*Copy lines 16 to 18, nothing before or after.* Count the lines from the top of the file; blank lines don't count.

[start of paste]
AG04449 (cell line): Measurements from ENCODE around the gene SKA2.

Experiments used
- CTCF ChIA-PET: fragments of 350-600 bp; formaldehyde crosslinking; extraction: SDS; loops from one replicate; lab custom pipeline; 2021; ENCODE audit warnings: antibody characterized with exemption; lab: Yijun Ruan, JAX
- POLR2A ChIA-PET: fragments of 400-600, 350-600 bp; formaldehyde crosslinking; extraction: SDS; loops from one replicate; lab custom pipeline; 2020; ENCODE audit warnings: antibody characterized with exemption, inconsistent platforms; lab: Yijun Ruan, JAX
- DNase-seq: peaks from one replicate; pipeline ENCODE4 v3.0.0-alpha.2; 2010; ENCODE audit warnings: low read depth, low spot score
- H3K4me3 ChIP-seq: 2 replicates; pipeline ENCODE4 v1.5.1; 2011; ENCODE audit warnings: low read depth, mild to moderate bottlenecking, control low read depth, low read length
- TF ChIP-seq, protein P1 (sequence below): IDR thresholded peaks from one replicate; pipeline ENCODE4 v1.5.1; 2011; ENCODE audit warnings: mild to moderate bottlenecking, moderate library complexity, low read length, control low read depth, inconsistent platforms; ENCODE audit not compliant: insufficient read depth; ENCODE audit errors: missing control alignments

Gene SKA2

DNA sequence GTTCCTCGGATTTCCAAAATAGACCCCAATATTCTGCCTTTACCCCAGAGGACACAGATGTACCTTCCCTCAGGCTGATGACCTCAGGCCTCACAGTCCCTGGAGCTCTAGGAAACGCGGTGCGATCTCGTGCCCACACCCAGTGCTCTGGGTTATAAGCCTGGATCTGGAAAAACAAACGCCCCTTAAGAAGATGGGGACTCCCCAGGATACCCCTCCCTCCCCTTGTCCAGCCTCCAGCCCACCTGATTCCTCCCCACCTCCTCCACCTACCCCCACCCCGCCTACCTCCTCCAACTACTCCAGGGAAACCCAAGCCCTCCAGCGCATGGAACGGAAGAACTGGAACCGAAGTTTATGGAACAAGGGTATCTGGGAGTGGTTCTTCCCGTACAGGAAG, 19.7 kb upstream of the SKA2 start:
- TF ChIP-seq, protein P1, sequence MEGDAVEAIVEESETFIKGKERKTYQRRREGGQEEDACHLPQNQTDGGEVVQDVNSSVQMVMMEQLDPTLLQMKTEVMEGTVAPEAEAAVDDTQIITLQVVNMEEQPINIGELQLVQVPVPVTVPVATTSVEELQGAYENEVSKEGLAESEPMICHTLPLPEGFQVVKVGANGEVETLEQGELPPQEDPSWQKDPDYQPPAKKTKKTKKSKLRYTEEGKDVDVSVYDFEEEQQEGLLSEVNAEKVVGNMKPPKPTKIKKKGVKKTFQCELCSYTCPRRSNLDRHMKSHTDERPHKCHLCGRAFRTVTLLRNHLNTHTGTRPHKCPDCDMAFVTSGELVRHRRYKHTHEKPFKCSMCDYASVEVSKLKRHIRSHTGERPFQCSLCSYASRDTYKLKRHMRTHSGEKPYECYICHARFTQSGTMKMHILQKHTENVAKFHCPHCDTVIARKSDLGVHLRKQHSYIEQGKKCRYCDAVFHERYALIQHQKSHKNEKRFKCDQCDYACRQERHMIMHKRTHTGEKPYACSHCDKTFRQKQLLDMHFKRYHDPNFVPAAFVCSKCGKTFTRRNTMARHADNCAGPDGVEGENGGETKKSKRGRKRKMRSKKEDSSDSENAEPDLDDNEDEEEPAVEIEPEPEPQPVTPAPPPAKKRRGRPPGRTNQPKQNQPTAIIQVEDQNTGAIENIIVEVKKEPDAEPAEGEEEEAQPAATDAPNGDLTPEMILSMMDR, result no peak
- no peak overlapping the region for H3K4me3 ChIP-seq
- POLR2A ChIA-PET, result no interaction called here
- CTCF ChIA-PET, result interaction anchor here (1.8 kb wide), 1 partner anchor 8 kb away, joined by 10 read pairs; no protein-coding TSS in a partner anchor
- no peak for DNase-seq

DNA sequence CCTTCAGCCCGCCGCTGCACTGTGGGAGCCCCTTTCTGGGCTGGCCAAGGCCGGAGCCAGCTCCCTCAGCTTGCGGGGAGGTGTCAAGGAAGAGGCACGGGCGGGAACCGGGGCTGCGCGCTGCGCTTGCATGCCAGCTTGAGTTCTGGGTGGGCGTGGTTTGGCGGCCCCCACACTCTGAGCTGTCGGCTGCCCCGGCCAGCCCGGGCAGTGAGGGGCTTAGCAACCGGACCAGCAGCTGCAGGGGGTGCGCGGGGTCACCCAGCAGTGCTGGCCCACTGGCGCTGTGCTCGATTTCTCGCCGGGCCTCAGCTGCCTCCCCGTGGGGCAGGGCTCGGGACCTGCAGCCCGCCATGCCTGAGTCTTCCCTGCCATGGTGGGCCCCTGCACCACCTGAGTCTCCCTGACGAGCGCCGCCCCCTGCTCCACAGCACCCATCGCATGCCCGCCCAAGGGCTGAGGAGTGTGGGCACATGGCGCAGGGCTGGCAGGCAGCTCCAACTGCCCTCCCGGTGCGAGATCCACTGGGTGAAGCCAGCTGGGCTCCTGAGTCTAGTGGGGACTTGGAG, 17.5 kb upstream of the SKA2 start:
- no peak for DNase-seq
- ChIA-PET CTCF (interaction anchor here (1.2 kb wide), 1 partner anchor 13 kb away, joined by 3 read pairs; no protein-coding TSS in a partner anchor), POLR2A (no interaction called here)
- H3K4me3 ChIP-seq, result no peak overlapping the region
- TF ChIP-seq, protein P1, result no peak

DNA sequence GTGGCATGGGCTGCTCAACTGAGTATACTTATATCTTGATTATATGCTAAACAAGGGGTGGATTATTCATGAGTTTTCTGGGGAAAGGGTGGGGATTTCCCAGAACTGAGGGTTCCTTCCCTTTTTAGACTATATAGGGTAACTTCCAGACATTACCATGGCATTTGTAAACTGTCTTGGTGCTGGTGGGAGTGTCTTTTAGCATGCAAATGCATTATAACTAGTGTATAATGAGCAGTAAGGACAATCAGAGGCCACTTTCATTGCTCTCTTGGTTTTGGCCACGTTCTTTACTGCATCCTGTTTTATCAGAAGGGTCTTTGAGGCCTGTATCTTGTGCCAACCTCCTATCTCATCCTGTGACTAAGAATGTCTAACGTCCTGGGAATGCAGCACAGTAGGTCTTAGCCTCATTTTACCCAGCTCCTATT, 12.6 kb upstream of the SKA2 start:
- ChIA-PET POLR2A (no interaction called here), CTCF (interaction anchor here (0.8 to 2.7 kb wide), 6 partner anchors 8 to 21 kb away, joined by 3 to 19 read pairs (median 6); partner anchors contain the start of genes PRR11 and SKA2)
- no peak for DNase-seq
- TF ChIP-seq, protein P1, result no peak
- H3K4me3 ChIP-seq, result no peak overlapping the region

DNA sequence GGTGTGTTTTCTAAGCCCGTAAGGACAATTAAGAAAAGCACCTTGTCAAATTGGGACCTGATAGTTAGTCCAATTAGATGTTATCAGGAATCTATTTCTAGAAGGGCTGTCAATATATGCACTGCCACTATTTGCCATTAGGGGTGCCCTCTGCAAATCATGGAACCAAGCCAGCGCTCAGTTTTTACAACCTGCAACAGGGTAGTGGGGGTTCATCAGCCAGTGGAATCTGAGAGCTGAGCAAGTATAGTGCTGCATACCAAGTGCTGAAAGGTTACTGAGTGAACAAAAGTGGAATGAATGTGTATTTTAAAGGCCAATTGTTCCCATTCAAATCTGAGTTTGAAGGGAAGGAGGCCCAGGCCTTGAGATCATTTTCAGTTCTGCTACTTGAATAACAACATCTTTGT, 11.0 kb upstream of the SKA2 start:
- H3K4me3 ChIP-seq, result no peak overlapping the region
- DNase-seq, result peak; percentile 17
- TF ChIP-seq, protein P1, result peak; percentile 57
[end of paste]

- no peak for DNase-seq
- ChIA-PET CTCF (interaction anchor here (1.2 kb wide), 1 partner anchor 13 kb away, joined by 3 read pairs; no protein-coding TSS in a partner anchor), POLR2A (no interaction called here)
- H3K4me3 ChIP-seq, result no peak overlapping the region